[[ Prime ]] American Wolf Author Nate Blakeslee – Replica-watches.co

[[ Prime ]] American Wolf Author Nate Blakeslee – Replica-watches.co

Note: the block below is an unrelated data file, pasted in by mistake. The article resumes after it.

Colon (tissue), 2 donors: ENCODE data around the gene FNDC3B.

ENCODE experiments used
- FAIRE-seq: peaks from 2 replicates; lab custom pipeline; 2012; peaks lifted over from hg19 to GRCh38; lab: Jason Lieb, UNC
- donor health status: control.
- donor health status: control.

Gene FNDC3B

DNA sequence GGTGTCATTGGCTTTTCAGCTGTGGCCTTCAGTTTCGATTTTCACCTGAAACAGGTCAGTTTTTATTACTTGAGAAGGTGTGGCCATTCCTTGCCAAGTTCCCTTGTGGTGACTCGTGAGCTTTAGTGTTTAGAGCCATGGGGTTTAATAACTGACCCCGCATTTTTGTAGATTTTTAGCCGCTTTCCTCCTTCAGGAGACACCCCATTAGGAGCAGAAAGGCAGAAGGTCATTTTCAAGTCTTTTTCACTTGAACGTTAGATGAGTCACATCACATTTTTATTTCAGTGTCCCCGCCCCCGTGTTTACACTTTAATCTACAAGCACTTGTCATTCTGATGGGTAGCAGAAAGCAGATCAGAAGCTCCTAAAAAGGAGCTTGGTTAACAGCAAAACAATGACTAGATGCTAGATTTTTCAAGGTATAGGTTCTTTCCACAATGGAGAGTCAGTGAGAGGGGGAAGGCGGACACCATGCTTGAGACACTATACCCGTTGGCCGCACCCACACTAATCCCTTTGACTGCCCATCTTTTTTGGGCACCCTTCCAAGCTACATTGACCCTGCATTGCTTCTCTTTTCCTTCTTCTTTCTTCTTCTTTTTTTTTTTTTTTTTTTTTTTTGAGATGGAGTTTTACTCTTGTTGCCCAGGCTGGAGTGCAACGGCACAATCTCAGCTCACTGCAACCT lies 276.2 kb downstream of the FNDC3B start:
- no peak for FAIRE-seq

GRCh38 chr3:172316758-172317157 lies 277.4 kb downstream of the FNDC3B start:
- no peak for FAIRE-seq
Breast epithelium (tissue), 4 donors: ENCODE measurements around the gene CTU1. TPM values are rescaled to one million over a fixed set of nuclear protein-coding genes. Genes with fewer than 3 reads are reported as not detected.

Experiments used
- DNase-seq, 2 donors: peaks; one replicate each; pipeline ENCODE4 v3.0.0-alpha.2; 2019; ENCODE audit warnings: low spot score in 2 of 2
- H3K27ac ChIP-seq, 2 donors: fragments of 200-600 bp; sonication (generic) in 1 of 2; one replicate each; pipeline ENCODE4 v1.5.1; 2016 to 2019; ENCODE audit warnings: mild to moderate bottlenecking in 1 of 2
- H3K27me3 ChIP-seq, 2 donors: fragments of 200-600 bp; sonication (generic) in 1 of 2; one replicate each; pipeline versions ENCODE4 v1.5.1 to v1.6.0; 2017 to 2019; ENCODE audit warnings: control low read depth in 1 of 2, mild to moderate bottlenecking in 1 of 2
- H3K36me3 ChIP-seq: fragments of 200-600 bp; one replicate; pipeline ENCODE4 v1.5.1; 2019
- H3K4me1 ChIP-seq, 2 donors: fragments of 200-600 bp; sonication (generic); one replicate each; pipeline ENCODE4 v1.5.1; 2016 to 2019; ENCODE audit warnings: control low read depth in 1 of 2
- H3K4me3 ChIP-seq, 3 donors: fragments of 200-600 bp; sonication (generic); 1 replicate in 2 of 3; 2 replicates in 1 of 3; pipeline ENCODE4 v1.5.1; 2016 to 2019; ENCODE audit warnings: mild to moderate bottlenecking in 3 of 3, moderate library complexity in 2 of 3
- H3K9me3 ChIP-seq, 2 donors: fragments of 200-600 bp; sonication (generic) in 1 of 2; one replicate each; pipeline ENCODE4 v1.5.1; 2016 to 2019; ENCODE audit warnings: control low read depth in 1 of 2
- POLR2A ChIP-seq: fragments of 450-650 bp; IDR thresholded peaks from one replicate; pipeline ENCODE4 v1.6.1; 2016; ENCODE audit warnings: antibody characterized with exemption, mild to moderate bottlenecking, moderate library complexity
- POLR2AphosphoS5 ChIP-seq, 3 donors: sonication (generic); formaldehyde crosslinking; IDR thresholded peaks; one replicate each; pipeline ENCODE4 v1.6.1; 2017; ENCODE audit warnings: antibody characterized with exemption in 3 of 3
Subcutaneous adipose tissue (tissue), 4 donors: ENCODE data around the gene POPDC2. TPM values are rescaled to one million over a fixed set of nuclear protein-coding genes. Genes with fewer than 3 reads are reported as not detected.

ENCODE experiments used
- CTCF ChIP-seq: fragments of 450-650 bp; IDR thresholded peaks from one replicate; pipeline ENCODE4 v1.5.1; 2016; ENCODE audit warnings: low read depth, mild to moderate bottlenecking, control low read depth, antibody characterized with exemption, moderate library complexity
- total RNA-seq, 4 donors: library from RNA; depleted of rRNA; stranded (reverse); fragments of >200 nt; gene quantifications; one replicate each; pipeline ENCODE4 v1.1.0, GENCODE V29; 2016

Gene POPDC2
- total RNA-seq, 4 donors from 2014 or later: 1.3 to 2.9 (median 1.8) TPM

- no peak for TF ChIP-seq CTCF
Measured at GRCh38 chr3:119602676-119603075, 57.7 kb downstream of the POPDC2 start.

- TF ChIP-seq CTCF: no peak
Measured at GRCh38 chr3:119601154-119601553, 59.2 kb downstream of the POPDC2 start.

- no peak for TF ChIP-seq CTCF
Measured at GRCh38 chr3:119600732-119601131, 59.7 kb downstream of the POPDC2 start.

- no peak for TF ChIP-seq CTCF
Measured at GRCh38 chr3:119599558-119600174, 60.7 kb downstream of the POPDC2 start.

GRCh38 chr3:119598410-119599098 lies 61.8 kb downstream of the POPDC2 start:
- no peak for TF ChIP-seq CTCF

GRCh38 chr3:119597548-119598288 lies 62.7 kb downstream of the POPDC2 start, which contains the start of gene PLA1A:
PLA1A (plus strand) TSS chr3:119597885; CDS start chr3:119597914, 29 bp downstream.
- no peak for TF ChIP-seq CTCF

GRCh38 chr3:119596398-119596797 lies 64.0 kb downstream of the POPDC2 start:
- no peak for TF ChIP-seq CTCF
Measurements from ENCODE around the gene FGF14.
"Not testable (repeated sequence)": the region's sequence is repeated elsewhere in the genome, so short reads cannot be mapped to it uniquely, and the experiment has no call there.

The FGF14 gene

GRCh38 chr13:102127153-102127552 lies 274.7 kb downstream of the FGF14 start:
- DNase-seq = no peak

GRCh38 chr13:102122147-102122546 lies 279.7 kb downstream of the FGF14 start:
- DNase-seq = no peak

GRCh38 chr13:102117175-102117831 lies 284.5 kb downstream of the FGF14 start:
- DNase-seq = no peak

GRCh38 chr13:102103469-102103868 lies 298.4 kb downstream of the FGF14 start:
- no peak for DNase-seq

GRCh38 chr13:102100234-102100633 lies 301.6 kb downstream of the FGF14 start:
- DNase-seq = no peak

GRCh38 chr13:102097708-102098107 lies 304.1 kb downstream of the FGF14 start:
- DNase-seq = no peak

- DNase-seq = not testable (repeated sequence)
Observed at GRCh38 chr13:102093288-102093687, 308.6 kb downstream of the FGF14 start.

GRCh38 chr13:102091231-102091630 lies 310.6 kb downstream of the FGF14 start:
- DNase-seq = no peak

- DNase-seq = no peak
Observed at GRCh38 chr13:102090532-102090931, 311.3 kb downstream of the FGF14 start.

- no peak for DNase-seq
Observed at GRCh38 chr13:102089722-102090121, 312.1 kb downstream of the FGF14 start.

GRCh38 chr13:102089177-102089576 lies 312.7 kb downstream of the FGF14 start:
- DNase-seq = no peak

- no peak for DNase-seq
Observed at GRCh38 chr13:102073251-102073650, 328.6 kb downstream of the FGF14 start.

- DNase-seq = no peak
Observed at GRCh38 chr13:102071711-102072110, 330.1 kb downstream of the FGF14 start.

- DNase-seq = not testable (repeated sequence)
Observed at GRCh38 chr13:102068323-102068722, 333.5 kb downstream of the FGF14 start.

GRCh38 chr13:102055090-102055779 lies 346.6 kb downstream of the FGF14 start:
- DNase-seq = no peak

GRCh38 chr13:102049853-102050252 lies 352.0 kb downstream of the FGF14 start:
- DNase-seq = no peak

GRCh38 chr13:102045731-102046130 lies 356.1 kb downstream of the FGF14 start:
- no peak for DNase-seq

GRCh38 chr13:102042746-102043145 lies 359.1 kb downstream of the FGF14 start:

Who knew wolves were so complex and interesting I have never looked into wolves or researched them, but I am glad I read this book and learned about what is going on in our country today since the reintroduction of wolves into the Yellowstone area during the mid 90s I recommend this book to anyone even slightly interested in the topic. Wolf 0 06Spoiler in ItalicHe decided he wanted the gray He exhaled and squeezed the trigger The gray staggered and dropped.It was a long walk through the snow to where she lay This was a trophy very few people in his part of the would had ever taken When he came within fifty yards of his prize he caught a glimpse of movement in the brush behind her The black wolf had returned His eyes on the hunter, he stepped cautiously out of the willows and sat down not far from where the gray lay He seemed to be waiting to see what the hunter would do next Then the black lifted his snout into the air and howled It was the sound the hunter had heard many times over the years but never like this, alone in the snow with the wolf a stone s throw away He stood still and listened, transfixed The wolf howled again, long and louder this time.From the willows behind the black, wolves began to emerge They arrayed themselves in a loose semicircle around the black, all silently focused on the body of the gray The black howled a third time, and suddenly they all joined in The hunter stood there, agape, disarmed by the otherworldly sound, by the sheer overwhelming sadness of the cry She was their leader, he thought This book was powerful and unforgettable If you think that you can t stop the killing of wolves, well, you are wrong Public outcry has worked It still can.If you think that wolves can t live peacefully with man, you are again wrong Some are learning to stay away from ranches, but there is that can be done, mostly outcry Rick McIntyre worked for over 20 years at Yellowstone, just watching wolves all day long along with other watchers who could be seen parked along the roads with telescopes and cameras My husband and I were driving through Yellowstone one day, and stopped when we saw cars and pickups parked along the road.I walked across the street to ask what was happening A man told me that an elk was down and a bear and 5 wolves were fighting over it, but that the wolves had retreated He allowed me to look through his binoculars I saw nothing He walked over to another man and then came back and took me over to look through another man s telescope I saw a white wolf Then a black wolf was sitting down looking at the crowd The man moved the telescope so that I could see the bear standing over the elk I think I said, Oh, my God I would have never had thought that I would even have wanted to see something like this Me, who wishes no animals to be ever killed But I wanted to stay there all day with them and wished I had come earlier Rick never grew tired of it He watched them play, fight, have cubs, go after their prey He watched everything, and he took notes, but he never stayed away long enough to write a book Perhaps these are his notes, or at least some of them.This book is mostly about his watching 0 06, the most famous of all the Yellowstone wolves The fight between Fish and Game, the ranchers and the public has raged for years in and out of the courts This is not an easy book to read If you are a rancher you just want to kill every wolf, and I suppose this book would infuriate you If you love wolves you will be brought to tears and then to anger You will even ask yourself why the Department of Agriculture thinks it has to kill ten of thousands of predators annually mostly coyotes but also bobcats, mountain lions, black bears, foxes, and red tailed hawks just to protect the cattle and sheep Have we ever thought to live differently To allow life to survive on its own terms The wolves impact on cattle has only been about 200 a year, whereas out of 5 million cattle across three States, tens of thousands have been killed every year by winter storms, lightning, floods and drought The wolves do so much less damage, but some people like to hunt, and then in time they can wipe out wolves, if we don t put a stop to it.I had read another book right after coming home from our trip through Yellowstone, In the Temple of Wolves by Rick Lamplugh He has suggestions online on what we can do to change things He has a blog called, How to Build a Culture that Respects Wolves I want to thank NetGalley for allowing me to read and review this book And I wish to thank the author for writing it, and hope that if he doesn t put a wolf on the cover, then perhaps he will put a photo of the famous wolf, 0 06 in the inside cover.Note I wish to add this article by another wolf lover who has written books as well Wolves and Coyotes Need Not Die So We Can Eat Meatby Rick Lamplugh, wildlife advocate authorMy previous post, We Have More to Fear from Livestock than from Wolves, evoked many comments The post s premise While ranchers claim that wolves threaten their existence and should be eradicated, the livestock production that ranchers make a living off of is killing the ecosystem that sustains the rest of us.Many readers commented that they had already stopped eating beef or sheep Some readers wrote that they are vegetarians or vegans Still others wondered how they could continue to enjoy meat without supporting an industry that unnecessarily kills wolves, coyotes, and other predators.Ranchers can keep livestock and predators separate and alive Some choose to do so and become what is called predator friendly Here s how being predator friendly works for Becky Weed and Dave Tyler in Belgrade, Montana On the website of their Thirteen Mile Lamb Wool Company, they write, Our principal protection against native predators are our guard dogs and llamas and our own vigilance because we have chosen not to use lethal control methods against coyotes, bears, wolves, mountain lions, our ranch is certified as predator friendly Ranchers earn Predator Friendly certification An annual audit must find that the producer maintains and enhances wildlife habitat, employs a mix of nonlethal methods, and quickly modifies management practices when conditions change.There is no one size fits all solution to living with predators, but here are some of the nonlethal methods Predator Friendly producers employ Using guard animals such as llamas, donkeys, and dogs Scheduling pasture use when predation pressure is low Grazing cattle with smaller livestock to protect sheep, goats, and calves Timing calving and lambing to avoid predation risk Lambing in sheds, secure fenced lots, or protected pastures Making frequent and unpredictable patrols in pastures Protecting vulnerable animals by fencing out predators Learning the ecology and habits of area wildlifeThe Animal Welfare Institute states that the Predator Friendly program encourages livestock producers like Weed and Tyler to protect some of the most important habitat and species in the United States, while opening up a new market for their sustainable ranch.We can support ranchers that choose coexisting over killing by purchasing their Predator Friendly products Products sold from the Predator Friendly website include beef, bison, goat, lamb, turkey, eggs, and honey as well as sheep and cattle breeding stock To check out the Predator Friendly website learn about ways that ranchers can keep livestock and wolves separate and alive, check out Livestock and Wolves, the guide from Defenders of Wildlife The principal author is Suzanne Asha Stone Contributors include Carter Niemeyer, Linda Thurston and others Here s the link Lamplugh writes to protect wildlife and preserve wildlands He lives near Yellowstone s north gate and has just finished his new book, Deep into Yellowstone A Year s Immersion in Grandeur and Controversy He is the author of the bestseller In the Temple of Wolves Available as eBook or paperback at Or as a signed copy from Rick at 3.5 starsI ve always been a wolf fan They are majestic animals and not just because I love reading the porny books featuring wolf shifters Back in the day my now ex husband and I heard about a man that bred hybrid wolves We were interested and that s way before any legal aspects were really talked about I know..I m old as crap We visited the man and we immediately fell in love with one of the pups He was a shy little guy but the owner would not just let us take him We had to meet with him several times before we could take the animal I never really knew the animals wolf percentage but at the time I was young and stupid enough to think it would all be okay I know his mom was an Alaskan Malamute but I knew that there was definitely wolf blood in the pup We named him Diablo and he really did become a member of our family My kids face is blurred on purpose even though this pic is over 20 years oldbecause trolls Diablo was a pup in this photo.Now I m going to admit I loved that animal He was extremely protective of my family Would I do it again Not on your life Now as I m older I know that wild animals should be wild and not bred with domestic animals I love and appreciate them but we went through hell with him just being a mixed breed Not because of the animal My neighbors hated him Not dislike HATE If he left our property as animals will tend to do people freaked out Diablo was shot by my neighbor while he was standing in my yard While we were outside with him Was he doing anything No, that didn t matter though He was hit by a car once..on purpose We went to court about him twice Finally he was found poisoned when we returned home one day I still miss him.If he had been an alpha male we probably would have had some trouble I know this so don t troll me and tell me how stupid we were Like you ve never been stupid Anyways, this book tells about wolves being reintroduced into Yellowstone Park It does try and tell both sides of the story From the hunter farmer side to the wolf enthusiast It is obvious that the author is pro wolf though As am I He follows the story of one of the most famous wolves called O six She is an alpha female and it follows her from the time she meets her mate until she is killed I m not going to describe her life because I think you should read this book I do know that it sucks that wolves have such short life spans Not just because natural events happen that lessons their chances of survival, but that people hate what they really don t understand or can control.I will admit that when this wolf dies in the book I spent a good thirty minutes cryingand I hardly ever cry I felt gut punched when I read that her mate cried over her body.Stop this stupid, people Go read up on all the good things that happen when you have natural predators in an ecosystem Booksource I received a copy of this book from the publisher in exchange for review. 3.5 Yellowstone and the wolf reclamation project, two main characters, McIntyre and one a wolf named O six The struggles with the ranchers, who see the wolves as predators, a risk to their cattle and their way of life The hunters, who depend on elk for themselves and those they take on the hunt, are also concerned because a growing wolf population, means a lessening elk population Those who love the wolves and spend much time watching them are of course on the side of the wolves It was interesting seeing this from all sides, and even though the author goes to great lengths to present a clear and unbiased viewpoint, one can tell he is firmly on the side of the wolves.O Six, a fearless female, strikes out on her own and puts together her own pack She becomes the target of other packs, ether defending their own territory or wanting hers Much of this book is about following the different packs, who is fighting with who, what packs are the dominant ones Quite interesting, a large pack can become decimated in a short period of time, either through the death of the alpha male or female or at the hands of a dominant pack Admit to cheering O Six on than once, she was quite a wolf and managed to outrun many threats, obviously she was extremely smart as well.I came to my love of wolves in a round about way, through my children A few of them had a fourth grade teacher who loved wolves, her classroom was full of everything and anything wolf, she took her vacations at places such as Yellowstone where she could observe them Slideshows were regularly shown and parents were often invited I grew to share in her passion, she was so enthusiastic about them it was hard to resist This was well written and ably presented but not quite what I was looking for Wanted on individual wolf studies but this is not that book Still glad I read it and glad books about wolves are being published once again. American Wolf A True Story of Survival and Obsession in the West by Nate Blakeslee is the history of the reintroduction of wolves to Yellowstone Blakeslee is a writer at large for Texas Monthly His first book, Tulia, was a finalist for the PEN Martha Albrand Award and won the J Anthony Lukas Book Prize, the Texas Institute of Letters non fiction prize, and was named a New York Times Notable Book of 2005 The Washington Post called it one of the most important books about wrongful convictions ever written.The America used to be home to half a million of wolves Eradication programs were so successful that by 1960 there was only a handful left in Northern Minnesota and Michigan s Upper Peninsula In 1995, wolves were reintroduced into Yellowstone National Park Removing the wolves, originally, seemed to be a way to protect the herbivore populations People came to the park to see the elk and surrounding areas counted on elk to supplement their meat intake and an economy grew around lodges and supporting businesses that relied on elk hunters from outside the areas Ranches, too, had pushed for the eradication wolves to protect their cattle Yellowstone, however, was having a problem Overpopulation of elk stripped vegetation forcing out other species The wolves were brought in from Canada and corralled in the park to help build a sense of home and territory They took to their new home, reproduced, and formed packs The wolf population spiked and the elk population dropped soon a natural equilibrium was established Rick McIntyre was the park ranger who took to the wolf program He went on to watch and compile data on all the packs and some of the individual wolves To say he was dedicated is an understatement he reported every single day over a ten year period Much of what is known about the wolves in Yellowstone is because of McIntyre Wolf O Six is the star of the book She is an alpha female and part of the third generation born at Yellowstone Her name O Six was an identifier of the year of her birth 2006 She became a favorite of wolf watchers and also became a social media favorite Perhaps half the book is dedicated to her and her interactions in with other wolves The repopulating wolves changed the park The elk population stabilized and other species returned Beavers returned and other native species worked their way back in and others grew smaller once the natural balance returned The other half of the book concerns politics, ranchers, and local hunting businesses Wolves are seen as a threat to ranchers and their herds although wolves played a very minor role in the loss of any livestock.02% of cattle loss Local hunting businesses did suffer since shooting elk required some effort It was no longer as easy as picking one out of a catalog The politics ranged from a local level to national level and q wolf hunting rider even made its way into a national budget Wolves were seen as the enemy in areas surrounding the park The few and impact were irrational and not based on facts Idaho, Montana, and Wyoming worked to legalize wolf hunting to ease fears of the locals and it became a long battle between states and the federal government Blakeslee writes an interesting story that is hard to put down It is written in narrative fiction style but it does come with a fairly detailed bibliography and broken down by chapters The writing appears to be factual and based on first person experiences and observations The author does not insert his opinions as facts in the book A fast moving piece of nonfiction that reads like a novel Very well done. I was pleasantly surprised by this book It s an incredibly well told story about a pack of wolves, particularly focused on the alpha female, in Yellowstone National Park But it s also so much than that It s about people who are passionate about something, about fighting for what you love, about educating others, and how all three of these things combine to really make a difference in the world And even if that difference seems small, it can have a great impact on a person s life I love that about this story, on top of just being thoroughly entertained by the story of the wolves and learning about them I d highly recommend this if you re looking for a microhistory that will probably be unlike anything you ve ever read before. The central focus of this book is the reintroduction of wolves into Yellowstone Park and thus the Northern Rockies By the 1920s wolves had for the most part become extinct in the lower 48 states of the US In 1995 Canadian wolves were brought into Yellowstone Park The book follows this reintroduction from the mid 90s to 2015.The conflict between conservationists, ecologists and environmentalists on one side and hunters, ranchers and miners on the other is the primary focus of this book The book is less about the species canis lupis Nor is this a book of nature writing It is about politics and money and competing interests in relation to wolves Much attention is given to Obama s efforts to reach a federal budgetary agreement in 2011 and Senator Jon Tester s rider that reversed U.S District Judge Donald Molloy s court ruling classifying wolves as one of the endangered species The book flips between court proceedings and political discussions and sections about the wolf packs in the Lamar Valley of Yellowstone Park, Wyoming The author himself mentions that to attract readers there has to be a heartfelt tie to some wolf and that names work better than numbers.We hear a bit about Limpy, but primarily we follow 0 Six, an alpha female, named for the year of her birth and granddaughter of wolves 21 and 42 who were the stars of those wolves originally brought in from Canada We follow O Six, her mate, his brother and three litters I will admit that by the book s end I had indeed become attached to her Of course, I was rooting for those who supported the need to keep wolves protected by the Endangered Species Act ESA.This is a book of non fiction, but one person goes by the alias Steven Turnbull His name is changed to protect him Yeah, he is the bad guy The book concludes with an epilog The author relates of his meeting with man No, he still does not regret what he has done I do think the author makes an attempt to be nonjudgmental, to express the views of opposing camps in a fair and balanced manner, but it is not hard to guess on which side he stands.I was looking for a book focused on new research about wolves That they have cognitive abilities and emotions is shown The book sheds light on the dissolution and formation of wolf packs and the status of members within However, I cannot say I learned anything new about wolves The phenomenon of trophic cascade is mentioned Classic wolf literature is referenced.Information is too often repeated Why are we told of the rangers vehicle brands, the clothes they wore and the equipment used To me this sounded like advertising The audiobook is narrated by Mark Bramhall He does a fine job The information is easy to follow My only quibble would be that when things go bad he sounds sour and whiny, but in a masculine way The narration I have given four stars I do not regret reading this book, but it was not quite what I was looking for I would have preferred less politics and about wolves. Before I picked up this book, I didn t give a rats A about wolves I had heard about the Yellowstone reintroduction program, but I m no animal lover so I didn t really think a book about wolves would be all that interesting But I saw this book on an awards list so I picked it up Fast forward to me closing the book, tears in my eyes, and with a new favorite animal This is a well written book and I promise it will move you Honestly, I don t even like dogs, but this book blew me away But this is about than wolves, though the wolves are amazing, it is about the environment and politics and human animal nature I had no idea One of my favorite reads this year. this is my nonfiction book for the month, chosen because i like wolves, but sean of the house LOVES wolves, and i was going to give this to him when i finished, but i m afraid it would break his sensitive irish heart.according to this book, wolves have a life expectancy of about five years in the wild, and this book chronicles several generations of wolves living in yellowstone, so you do the math there this book was pulled together from the well detailed accounts of the wolf watchers in yellowstone individuals who devoted their lives to observing these magnificent beasts every day, coming to know their behaviors and personalities, monitoring their struggles for dominance within their packs, their clashes with other packs, and witnessing births and deaths in an ever changing pack dynamic.as i said, i like wolves, but in a casual oh, how lovely they are way without being any kind of wolf scholar or anything, so i learned a lot from this book i didn t know that wolves had been eliminated from yellowstone and most of the US in the 20 s in order to protect the park s delicious elk, deer, moose, etc and were only reintroduced in 1995, when wolves imported from canada were allowed to return to an ecosystem that had actually been negatively impacted by their removal in the first place what followed was a wolf explosion that did indeed restore the natural balance but also caused outrage in the local humans, as idaho, montana and wyoming are full of hunters and ranchers long accustomed to viewing wolves as a threat to their livelihood so not only is the book full of the stories of the wolves under the park s protection, but also about the inevitable wolf diaspora, as packs ranged outside of safety and caused no end of consternation and legislature about what should be done to protect the elk and cattle that humans were planning on killing it s Planet Earth meets Law Order and both situations are fascinating in their own way on the wolf side, the star of the book is the alpha female O Six named for the year of her birth , who made herself a favorite of yellowstone s many wolf watching groupies by demonstrating phenomenal abilities in hunting prowess, strategic evasion, admirable leadership qualities, and fecundity if you google O Six and yellowstone, you get the cliffs notes version of what happened to her, but you d miss out on all the stories told in this book about her and her pack and her rivals this is a nature book, so there s no shoddy anthropomorphization, but it s hard not to fall in love a little bit internet assures me the following are all photos of her, and can be found here.a superstar of a wolf.the legal track is absolutely bizarre convoluted and counterintuitive it involves the authorization of wolf hunting in the three states surrounding yellowstone idaho, montana and wyoming, and it turns into a mishmash of state and federal legislature, sneaky riders smooshed into unrelated bills, science vs politics, rulings overturned, wolves placed on and off the endangered species list with shifting boundaries, and flinging money at the problem in such contradictory ways one federal agency was reintroducing predators on public land, a second was leasing adjacent land to ranchers, and a third was dispatching trappers or men in helicopters to kill those same predators when they inevitably crossed paths with livestock. america is crazytown it kind of hurts my heart a little to think of someone hunting a wolf, since there s no feeding my family exemption, and it s purely for sport or the protection of livestock which i do understand, but cattle are big and dumb and delicious, and it s not just wolves who get that there are also bears and coyotes and probably some other beasts determined enough to attack a little one , but i will say that of all the wolves who died in this book, at least the ones shot by hunters died instantly, as opposed to the many who died of injuries sustained in territory disputes with other packs or starved to death.actually, scratch that there was one wolf who was illegally shot by a hunter and wandered off to die slowly, and his story was the one that hit my heart the worst, because he was a collared wolf, so his location was known to the biologists working on the wolf restoration project, but because they weren t zookeepers, after all, and didn t intervene in the fates of the wolves, he slowly starved to death over the course of eleven days again, this is a decision i understand with my brain, but it does nothing to soothe my heart it s like that scene in that BBC Africa documentary series where the baby elephant gets turned around in the sand storm and wanders in the opposite direction from the rest of the herd and dies and sir david attenborough just kinda shrugs and says, nature, amiright instead of swooping in to rotate the calf or at the very least, not airing that footage because jeez.but i know, i know when it comes to reading about watching animals in the wild, it would be irresponsible to go into it thinking it s going to be a disney paradise where animals help each other out and share the territory and no one ever eats anyone or wanders out into the storm, bawling piteously nature gets hungry and nature doesn t share.sure, sometimes someone forwards you some heartwarming story about a bear that adopts an orphaned raccoon and everyone goes aawwwwww, but generally speaking, in an environment with limited resources, benevolence to those outside of a very short range of community or family is a liability an animal cannot afford wolves are pack animals, so loyalties extend somewhat outside of the pure family, but even within a pack, members submit to their alphas in frequent demonstrative ways, and wolves are also highly territorial, so when packs cross paths, carnage ensues so, there are some parts of this book i know will ruin sean of the houses s day, but he s a particularly soft touch when it comes to animals, and if i could get him over that, i m sure he would find this as fascinating and illuminating as i did, and be grateful that there are wolves in our country, even if they don t get to live as long as we d like them to this is one of my few gripes because they aren t pets, the wolves aren t given memorable people names, but referred to by collar numbers 754, 820, 859 or, if uncollared, distinguishing markings or traits middle gray, shy male i am bad at math, so i got mixed up sometimes that is what my heart heard him say, anyway full review still in the works, but definitely one for to read lists of those who can handle the end results of animals doing what animals do, and hunters doing what hunters do.come to my blog ISBN Moved From This EditionThe Enthralling Story Of The Rise And Reign Of O Six, The Celebrated Yellowstone Wolf, And The People Who Loved Or Feared HerBefore Men Ruled The Earth, There Were Wolves Once Abundant In North America, These Majestic Creatures Were Hunted To Near Extinction In The Lower States By The S But In Recent Decades, Conservationists Have Brought Wolves Back To The Rockies, Igniting A Battle Over The Very Soul Of The WestWith Novelistic Detail, Nate Blakeslee Tells The Gripping Story Of One Of These Wolves, O Six, A Charismatic Alpha Female Named For The Year Of Her Birth Uncommonly Powerful, With Gray Fur And Faint Black Ovals Around Each Eye, O Six Is A Kind And Merciful Leader, A Fiercely Intelligent Fighter, And A Doting Mother She Is Beloved By Wolf Watchers, Particularly Renowned Naturalist Rick McIntyre, And Becomes Something Of A Social Media Star, With Followers Around The WorldBut As She Raises Her Pups And Protects Her Pack, O Six Is Challenged On All Fronts By Hunters, Who Compete With Wolves For The Elk They Both Prize By Cattle Ranchers Who Are Losing Livestock And Have The Ear Of Politicians And By Other Yellowstone Wolves Who Are Vying For Control Of The Park S Stunningly Beautiful Lamar ValleyThese Forces Collide In American Wolf, A Riveting Multigenerational Saga Of Hardship And Triumph That Tells A Larger Story About The Ongoing Cultural Clash In The West Between Those Fighting For A Vanishing Way Of Life And Those Committed To Restoring One Of The Country S Most Iconic Landscapes